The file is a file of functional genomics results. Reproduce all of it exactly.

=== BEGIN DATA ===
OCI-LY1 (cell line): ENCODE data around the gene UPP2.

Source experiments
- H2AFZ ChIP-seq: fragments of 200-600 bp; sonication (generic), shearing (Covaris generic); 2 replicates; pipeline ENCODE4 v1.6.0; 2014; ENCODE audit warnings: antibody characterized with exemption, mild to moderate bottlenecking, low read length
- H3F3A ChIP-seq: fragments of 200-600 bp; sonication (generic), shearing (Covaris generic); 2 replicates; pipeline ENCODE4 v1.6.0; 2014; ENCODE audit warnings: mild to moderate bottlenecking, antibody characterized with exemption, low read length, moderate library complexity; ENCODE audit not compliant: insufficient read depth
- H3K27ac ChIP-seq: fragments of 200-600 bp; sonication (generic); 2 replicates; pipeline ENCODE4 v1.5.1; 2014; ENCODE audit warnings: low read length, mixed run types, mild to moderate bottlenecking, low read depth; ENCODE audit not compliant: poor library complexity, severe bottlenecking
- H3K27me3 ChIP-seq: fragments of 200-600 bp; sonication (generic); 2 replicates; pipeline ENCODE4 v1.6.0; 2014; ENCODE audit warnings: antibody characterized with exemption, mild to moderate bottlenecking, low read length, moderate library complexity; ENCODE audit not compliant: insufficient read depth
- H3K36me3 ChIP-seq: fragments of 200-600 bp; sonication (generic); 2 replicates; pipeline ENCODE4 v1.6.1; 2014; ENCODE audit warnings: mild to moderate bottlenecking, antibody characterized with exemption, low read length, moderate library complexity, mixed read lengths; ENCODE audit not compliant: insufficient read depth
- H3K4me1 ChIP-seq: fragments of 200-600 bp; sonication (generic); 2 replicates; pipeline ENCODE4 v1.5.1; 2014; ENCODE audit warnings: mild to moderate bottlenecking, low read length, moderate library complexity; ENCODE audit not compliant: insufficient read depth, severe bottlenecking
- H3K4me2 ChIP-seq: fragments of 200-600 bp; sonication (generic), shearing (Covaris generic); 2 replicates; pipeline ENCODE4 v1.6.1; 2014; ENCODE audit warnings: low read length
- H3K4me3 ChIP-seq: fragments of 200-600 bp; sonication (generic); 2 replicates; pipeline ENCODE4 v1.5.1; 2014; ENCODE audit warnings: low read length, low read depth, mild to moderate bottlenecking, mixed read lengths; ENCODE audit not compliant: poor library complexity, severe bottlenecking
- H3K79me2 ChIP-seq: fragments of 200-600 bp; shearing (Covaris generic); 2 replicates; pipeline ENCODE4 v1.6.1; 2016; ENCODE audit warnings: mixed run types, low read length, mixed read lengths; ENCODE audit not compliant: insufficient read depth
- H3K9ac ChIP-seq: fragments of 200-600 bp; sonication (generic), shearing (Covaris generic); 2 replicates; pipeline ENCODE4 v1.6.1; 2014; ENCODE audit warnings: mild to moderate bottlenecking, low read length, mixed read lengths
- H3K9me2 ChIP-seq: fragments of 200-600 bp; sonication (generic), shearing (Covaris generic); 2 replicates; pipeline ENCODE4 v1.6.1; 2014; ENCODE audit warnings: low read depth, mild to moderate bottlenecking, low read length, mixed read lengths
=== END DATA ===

OCI-LY1 (cell line): ENCODE data around the gene UPP2.

Source experiments
- H2AFZ ChIP-seq: fragments of 200-600 bp; sonication (generic), shearing (Covaris generic); 2 replicates; pipeline ENCODE4 v1.6.0; 2014; ENCODE audit warnings: antibody characterized with exemption, mild to moderate bottlenecking, low read length
- H3F3A ChIP-seq: fragments of 200-600 bp; sonication (generic), shearing (Covaris generic); 2 replicates; pipeline ENCODE4 v1.6.0; 2014; ENCODE audit warnings: mild to moderate bottlenecking, antibody characterized with exemption, low read length, moderate library complexity; ENCODE audit not compliant: insufficient read depth
- H3K27ac ChIP-seq: fragments of 200-600 bp; sonication (generic); 2 replicates; pipeline ENCODE4 v1.5.1; 2014; ENCODE audit warnings: low read length, mixed run types, mild to moderate bottlenecking, low read depth; ENCODE audit not compliant: poor library complexity, severe bottlenecking
- H3K27me3 ChIP-seq: fragments of 200-600 bp; sonication (generic); 2 replicates; pipeline ENCODE4 v1.6.0; 2014; ENCODE audit warnings: antibody characterized with exemption, mild to moderate bottlenecking, low read length, moderate library complexity; ENCODE audit not compliant: insufficient read depth
- H3K36me3 ChIP-seq: fragments of 200-600 bp; sonication (generic); 2 replicates; pipeline ENCODE4 v1.6.1; 2014; ENCODE audit warnings: mild to moderate bottlenecking, antibody characterized with exemption, low read length, moderate library complexity, mixed read lengths; ENCODE audit not compliant: insufficient read depth
- H3K4me1 ChIP-seq: fragments of 200-600 bp; sonication (generic); 2 replicates; pipeline ENCODE4 v1.5.1; 2014; ENCODE audit warnings: mild to moderate bottlenecking, low read length, moderate library complexity; ENCODE audit not compliant: insufficient read depth, severe bottlenecking
- H3K4me2 ChIP-seq: fragments of 200-600 bp; sonication (generic), shearing (Covaris generic); 2 replicates; pipeline ENCODE4 v1.6.1; 2014; ENCODE audit warnings: low read length
- H3K4me3 ChIP-seq: fragments of 200-600 bp; sonication (generic); 2 replicates; pipeline ENCODE4 v1.5.1; 2014; ENCODE audit warnings: low read length, low read depth, mild to moderate bottlenecking, mixed read lengths; ENCODE audit not compliant: poor library complexity, severe bottlenecking
- H3K79me2 ChIP-seq: fragments of 200-600 bp; shearing (Covaris generic); 2 replicates; pipeline ENCODE4 v1.6.1; 2016; ENCODE audit warnings: mixed run types, low read length, mixed read lengths; ENCODE audit not compliant: insufficient read depth
- H3K9ac ChIP-seq: fragments of 200-600 bp; sonication (generic), shearing (Covaris generic); 2 replicates; pipeline ENCODE4 v1.6.1; 2014; ENCODE audit warnings: mild to moderate bottlenecking, low read length, mixed read lengths
- H3K9me2 ChIP-seq: fragments of 200-600 bp; sonication (generic), shearing (Covaris generic); 2 replicates; pipeline ENCODE4 v1.6.1; 2014; ENCODE audit warnings: low read depth, mild to moderate bottlenecking, low read length, mixed read lengths